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New Mexico Marks Grim Milestone With Over 1,000 Virus Deaths | New Mexico News

By SUSAN MONTOYA BRYAN, Associated Press

ALBUQUERQUE, N.M. (AP) — New Mexico on Friday marked a grim milestone, as deaths related to the coronavirus topped 1,000.

The statewide toll surpassed the mark with the addition of 13 more deaths, the most in a single day since the pandemic began. They included two women in their 20s and another in her 30s who all had underlying conditions.

The tally came as New Mexico struggles with increasing rates of spread and record daily case totals and hospitalizations. In just a week, the number of deaths in the state jumped by about 43%. Nationally, the U.S. is averaging just over 800 coronavirus deaths a day, up about 14% over the past two weeks.

Gov. Michelle Lujan Grisham ordered flags to fly at half-staff starting Monday for a week of mourning. She called it “an unfathomable tragedy,” saying the drumbeat of a few more deaths every day should not diminish the acute feeling of loss.

“Every one of these 1,000 New Mexicans was loved by someone. Every one of these 1,000 lost New Mexicans leaves a hole in a family, a community, our state. I grieve with them. New Mexico grieves with them,” she said in a statement.

On the eve of Halloween, emergency alerts sounded on cellphones across the state: “EXTREME NM virus risk.”

State health officials renewed their pleas that people adhere to the public health order, which calls for residents to stay home whenever possible, limit contact with others and wear face coverings, among other things.

State health officials also have limited indoor dining at restaurants to a fraction of normal capacity to prevent the spread of COVID-19. As restaurants struggle for financial survival, the city of Santa Fe has extended all street- and sidewalk-dining permits for six months while elected leaders in Las Cruces renewed an emergency proclamation related to the pandemic and authorities in Albuquerque vowed to extend their public health order enforcement blitz at least through the weekend.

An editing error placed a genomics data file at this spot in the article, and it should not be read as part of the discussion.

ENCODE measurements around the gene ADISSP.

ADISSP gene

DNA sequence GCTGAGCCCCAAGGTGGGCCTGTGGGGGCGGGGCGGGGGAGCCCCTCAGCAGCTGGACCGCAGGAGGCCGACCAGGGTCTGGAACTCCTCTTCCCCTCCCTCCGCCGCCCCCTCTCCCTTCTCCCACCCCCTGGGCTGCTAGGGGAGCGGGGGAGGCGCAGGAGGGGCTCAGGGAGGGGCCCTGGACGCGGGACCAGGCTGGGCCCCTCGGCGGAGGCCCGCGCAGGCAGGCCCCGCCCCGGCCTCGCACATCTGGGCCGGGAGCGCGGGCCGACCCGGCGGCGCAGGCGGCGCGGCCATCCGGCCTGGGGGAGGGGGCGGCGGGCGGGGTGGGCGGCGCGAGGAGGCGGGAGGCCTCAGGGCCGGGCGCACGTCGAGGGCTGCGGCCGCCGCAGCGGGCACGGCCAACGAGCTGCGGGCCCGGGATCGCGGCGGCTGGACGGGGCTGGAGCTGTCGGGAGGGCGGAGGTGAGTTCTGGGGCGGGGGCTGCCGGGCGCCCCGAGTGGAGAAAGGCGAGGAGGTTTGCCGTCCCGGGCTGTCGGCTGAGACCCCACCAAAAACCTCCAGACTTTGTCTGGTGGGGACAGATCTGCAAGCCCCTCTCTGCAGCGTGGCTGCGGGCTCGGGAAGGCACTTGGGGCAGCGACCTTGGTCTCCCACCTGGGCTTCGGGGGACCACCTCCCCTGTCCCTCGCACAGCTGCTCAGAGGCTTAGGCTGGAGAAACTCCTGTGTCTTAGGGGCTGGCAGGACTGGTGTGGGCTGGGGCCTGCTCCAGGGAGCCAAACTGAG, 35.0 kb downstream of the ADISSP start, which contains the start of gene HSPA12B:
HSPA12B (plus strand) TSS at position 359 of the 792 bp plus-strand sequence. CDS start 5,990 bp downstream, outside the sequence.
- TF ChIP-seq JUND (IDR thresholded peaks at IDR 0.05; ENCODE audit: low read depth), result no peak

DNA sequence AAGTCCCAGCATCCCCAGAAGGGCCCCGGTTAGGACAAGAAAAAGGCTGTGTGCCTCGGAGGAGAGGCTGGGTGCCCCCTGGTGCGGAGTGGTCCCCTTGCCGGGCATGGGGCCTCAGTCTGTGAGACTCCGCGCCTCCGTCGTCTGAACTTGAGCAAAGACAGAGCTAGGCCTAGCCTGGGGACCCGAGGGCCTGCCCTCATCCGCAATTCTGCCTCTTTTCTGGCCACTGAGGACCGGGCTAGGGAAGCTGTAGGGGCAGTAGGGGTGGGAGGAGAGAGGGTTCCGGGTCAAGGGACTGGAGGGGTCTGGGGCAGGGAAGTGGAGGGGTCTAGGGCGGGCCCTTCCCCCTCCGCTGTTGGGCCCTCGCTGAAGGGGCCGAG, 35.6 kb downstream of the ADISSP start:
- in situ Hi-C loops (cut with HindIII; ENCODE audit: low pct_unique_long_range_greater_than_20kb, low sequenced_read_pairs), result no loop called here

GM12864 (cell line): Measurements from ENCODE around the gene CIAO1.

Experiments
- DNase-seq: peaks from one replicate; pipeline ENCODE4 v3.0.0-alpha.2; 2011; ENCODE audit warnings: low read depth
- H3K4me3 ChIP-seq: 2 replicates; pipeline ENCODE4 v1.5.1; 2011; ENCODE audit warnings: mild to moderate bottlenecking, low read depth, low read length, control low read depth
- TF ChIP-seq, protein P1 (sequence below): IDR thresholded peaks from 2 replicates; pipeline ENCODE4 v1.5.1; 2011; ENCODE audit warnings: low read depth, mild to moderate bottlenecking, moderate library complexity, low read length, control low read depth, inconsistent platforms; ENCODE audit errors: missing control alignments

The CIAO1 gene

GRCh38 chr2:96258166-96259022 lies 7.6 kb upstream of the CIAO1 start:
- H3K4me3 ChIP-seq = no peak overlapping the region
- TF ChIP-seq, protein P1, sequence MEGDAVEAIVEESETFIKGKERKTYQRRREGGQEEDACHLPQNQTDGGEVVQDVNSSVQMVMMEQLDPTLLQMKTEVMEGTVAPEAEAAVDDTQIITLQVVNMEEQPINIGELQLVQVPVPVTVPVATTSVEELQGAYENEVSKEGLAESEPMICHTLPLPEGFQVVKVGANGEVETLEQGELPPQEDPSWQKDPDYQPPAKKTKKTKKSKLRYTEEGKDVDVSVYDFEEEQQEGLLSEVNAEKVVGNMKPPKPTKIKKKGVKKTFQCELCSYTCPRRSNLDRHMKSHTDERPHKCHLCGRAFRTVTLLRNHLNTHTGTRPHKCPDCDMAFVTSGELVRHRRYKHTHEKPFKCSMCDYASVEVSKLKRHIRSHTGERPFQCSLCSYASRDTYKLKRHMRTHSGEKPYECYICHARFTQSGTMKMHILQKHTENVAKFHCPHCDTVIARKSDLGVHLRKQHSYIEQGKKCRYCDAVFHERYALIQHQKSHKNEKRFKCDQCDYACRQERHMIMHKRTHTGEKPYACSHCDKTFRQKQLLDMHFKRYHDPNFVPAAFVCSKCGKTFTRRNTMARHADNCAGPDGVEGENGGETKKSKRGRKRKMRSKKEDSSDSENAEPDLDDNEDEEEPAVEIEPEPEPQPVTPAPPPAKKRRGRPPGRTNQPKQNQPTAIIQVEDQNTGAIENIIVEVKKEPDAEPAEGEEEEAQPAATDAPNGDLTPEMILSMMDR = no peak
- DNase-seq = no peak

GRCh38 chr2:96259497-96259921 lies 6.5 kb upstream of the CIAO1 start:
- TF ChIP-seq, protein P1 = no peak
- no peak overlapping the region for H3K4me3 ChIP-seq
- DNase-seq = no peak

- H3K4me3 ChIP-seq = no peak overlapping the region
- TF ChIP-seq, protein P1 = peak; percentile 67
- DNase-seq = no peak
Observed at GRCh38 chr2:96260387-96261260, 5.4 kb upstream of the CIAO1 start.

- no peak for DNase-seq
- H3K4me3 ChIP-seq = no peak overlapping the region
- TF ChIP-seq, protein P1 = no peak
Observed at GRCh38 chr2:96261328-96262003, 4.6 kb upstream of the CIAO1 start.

State officials and administrators from some of the largest hospital systems in New Mexico have been warning that the health care system could be overloaded if the trends continue. They say their COVID-19 units are seeing between three and four times more patients than earlier this year when the state was experiencing its first surge.

Hospital officials in New Mexico said the demographics are different this time around, with more young people being admitted.

While nearly 60% of the deaths in New Mexico have been people over 70, Human Services Secretary Dr. David Scrase noted during a briefing this week that all age groups have been setting new records with regard to daily case totals. On Thursday, the state smashed a previous record, reporting 1,082 cases for the day.

While daily cases were still above 1,000 on Friday, hospitalizations reached another high of 334. State officials say it’s the eighth consecutive day New Mexico has set a record for total COVID-19 hospitalizations.

State data also shows more than 17% of

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U.S. Lifts Cruise Ship Ban; Deaths in France Surge: Virus Update

(Bloomberg) — New U.S. cases rose to a record of more than 89,000 after four consecutive days of increases, and now total over nine million. New Jersey reported the most Covid-19 patients in intensive care in four months. Utah’s governor called for anti-mask protesters to stop demonstrations at the home of a health official as the state again reported record cases.

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Global cases surpassed 45 million. Italy and Greece reported infection records, increasing pressure on their governments to follow Germany and France in further tightening restrictions on public life.

The Centers for Disease Control and Prevention said it would lift a ban on cruises in U.S. waters, even as government scientists warned that ships remain vulnerable to deadly outbreaks.

Key Developments: